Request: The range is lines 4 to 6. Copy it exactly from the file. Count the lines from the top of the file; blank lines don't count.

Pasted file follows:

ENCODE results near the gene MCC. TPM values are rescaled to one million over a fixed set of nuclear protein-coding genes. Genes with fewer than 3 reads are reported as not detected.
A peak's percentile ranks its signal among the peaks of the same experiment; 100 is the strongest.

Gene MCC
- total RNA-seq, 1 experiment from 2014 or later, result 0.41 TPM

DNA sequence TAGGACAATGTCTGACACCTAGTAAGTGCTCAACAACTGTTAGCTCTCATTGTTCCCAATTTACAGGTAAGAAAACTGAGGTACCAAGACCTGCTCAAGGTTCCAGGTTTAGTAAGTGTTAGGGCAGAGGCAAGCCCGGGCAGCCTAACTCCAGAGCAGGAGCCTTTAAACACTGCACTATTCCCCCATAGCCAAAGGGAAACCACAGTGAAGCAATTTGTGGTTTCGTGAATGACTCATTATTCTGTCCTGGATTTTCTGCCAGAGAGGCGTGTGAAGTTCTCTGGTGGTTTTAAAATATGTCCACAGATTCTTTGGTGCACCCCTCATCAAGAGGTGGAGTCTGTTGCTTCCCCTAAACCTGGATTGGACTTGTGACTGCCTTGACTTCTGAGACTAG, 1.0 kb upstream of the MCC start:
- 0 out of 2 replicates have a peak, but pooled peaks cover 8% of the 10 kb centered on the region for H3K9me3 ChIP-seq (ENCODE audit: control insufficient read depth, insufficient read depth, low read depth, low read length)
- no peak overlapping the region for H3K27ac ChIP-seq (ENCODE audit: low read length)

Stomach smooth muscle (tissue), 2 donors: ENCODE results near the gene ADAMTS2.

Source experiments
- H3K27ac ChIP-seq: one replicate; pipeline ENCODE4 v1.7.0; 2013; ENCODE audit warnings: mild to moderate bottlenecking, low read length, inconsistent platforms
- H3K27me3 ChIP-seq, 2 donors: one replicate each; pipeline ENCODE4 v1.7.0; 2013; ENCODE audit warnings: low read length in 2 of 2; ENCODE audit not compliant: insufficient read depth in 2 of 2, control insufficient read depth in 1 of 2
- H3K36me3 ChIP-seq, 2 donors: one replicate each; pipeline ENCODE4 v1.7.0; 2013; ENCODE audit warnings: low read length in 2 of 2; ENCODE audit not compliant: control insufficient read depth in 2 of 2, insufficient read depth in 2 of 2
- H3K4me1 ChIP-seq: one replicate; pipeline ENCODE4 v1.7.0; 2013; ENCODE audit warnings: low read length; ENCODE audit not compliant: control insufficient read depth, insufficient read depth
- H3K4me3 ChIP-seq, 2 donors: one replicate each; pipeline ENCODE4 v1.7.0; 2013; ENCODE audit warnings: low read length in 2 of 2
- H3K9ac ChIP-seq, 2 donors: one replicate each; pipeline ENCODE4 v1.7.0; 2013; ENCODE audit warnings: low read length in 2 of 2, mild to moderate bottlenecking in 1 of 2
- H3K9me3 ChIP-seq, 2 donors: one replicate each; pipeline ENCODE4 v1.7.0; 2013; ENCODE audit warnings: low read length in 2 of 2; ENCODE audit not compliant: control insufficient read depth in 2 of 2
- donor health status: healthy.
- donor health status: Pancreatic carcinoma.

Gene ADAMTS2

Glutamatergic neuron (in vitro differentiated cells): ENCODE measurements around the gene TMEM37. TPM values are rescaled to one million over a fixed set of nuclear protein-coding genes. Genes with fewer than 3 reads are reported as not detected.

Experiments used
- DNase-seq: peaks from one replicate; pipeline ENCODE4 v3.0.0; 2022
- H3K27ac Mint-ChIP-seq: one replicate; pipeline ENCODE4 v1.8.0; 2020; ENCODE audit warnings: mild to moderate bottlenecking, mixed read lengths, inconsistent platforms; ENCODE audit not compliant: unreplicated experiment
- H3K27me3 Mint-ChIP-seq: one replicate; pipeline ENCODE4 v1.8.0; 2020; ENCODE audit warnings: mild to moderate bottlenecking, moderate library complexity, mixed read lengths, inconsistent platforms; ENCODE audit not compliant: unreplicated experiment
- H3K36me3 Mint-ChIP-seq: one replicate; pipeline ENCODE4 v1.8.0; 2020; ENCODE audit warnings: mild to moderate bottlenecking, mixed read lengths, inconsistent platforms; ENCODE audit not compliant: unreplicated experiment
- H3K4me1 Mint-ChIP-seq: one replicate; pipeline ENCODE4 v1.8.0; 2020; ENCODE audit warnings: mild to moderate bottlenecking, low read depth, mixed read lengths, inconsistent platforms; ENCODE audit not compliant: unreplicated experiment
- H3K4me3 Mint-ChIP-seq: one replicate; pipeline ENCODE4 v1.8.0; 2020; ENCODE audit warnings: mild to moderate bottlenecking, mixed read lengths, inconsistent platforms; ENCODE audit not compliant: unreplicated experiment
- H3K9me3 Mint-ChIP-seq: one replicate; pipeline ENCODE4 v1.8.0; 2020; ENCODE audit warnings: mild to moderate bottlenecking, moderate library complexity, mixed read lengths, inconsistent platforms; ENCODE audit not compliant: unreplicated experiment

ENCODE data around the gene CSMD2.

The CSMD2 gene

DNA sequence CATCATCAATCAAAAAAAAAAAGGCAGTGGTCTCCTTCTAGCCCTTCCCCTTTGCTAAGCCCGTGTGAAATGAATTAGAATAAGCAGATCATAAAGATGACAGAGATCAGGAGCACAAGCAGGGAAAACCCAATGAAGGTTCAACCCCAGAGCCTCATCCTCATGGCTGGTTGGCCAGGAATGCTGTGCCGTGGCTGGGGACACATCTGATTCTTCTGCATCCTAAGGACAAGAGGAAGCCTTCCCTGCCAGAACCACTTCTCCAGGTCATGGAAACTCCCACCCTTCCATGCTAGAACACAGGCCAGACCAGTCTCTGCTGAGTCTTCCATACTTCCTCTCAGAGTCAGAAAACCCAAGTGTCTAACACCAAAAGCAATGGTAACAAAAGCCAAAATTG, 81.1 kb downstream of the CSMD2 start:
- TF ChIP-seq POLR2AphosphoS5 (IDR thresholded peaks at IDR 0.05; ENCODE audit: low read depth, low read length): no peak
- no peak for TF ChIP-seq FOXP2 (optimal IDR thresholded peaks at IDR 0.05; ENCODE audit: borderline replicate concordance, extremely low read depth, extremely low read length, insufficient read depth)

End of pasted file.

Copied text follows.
- total RNA-seq, 1 experiment from 2014 or later, result 0.41 TPM

DNA sequence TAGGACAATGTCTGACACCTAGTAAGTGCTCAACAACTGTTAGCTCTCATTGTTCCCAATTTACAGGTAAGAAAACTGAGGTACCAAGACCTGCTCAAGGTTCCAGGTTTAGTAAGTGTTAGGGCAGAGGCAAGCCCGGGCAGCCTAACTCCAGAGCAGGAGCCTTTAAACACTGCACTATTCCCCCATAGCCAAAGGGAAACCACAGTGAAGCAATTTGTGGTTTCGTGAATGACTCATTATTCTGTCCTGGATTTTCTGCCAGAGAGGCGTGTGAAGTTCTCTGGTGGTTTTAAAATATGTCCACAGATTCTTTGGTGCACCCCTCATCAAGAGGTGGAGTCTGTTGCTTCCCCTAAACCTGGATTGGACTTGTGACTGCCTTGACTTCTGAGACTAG, 1.0 kb upstream of the MCC start:
- 0 out of 2 replicates have a peak, but pooled peaks cover 8% of the 10 kb centered on the region for H3K9me3 ChIP-seq (ENCODE audit: control insufficient read depth, insufficient read depth, low read depth, low read length)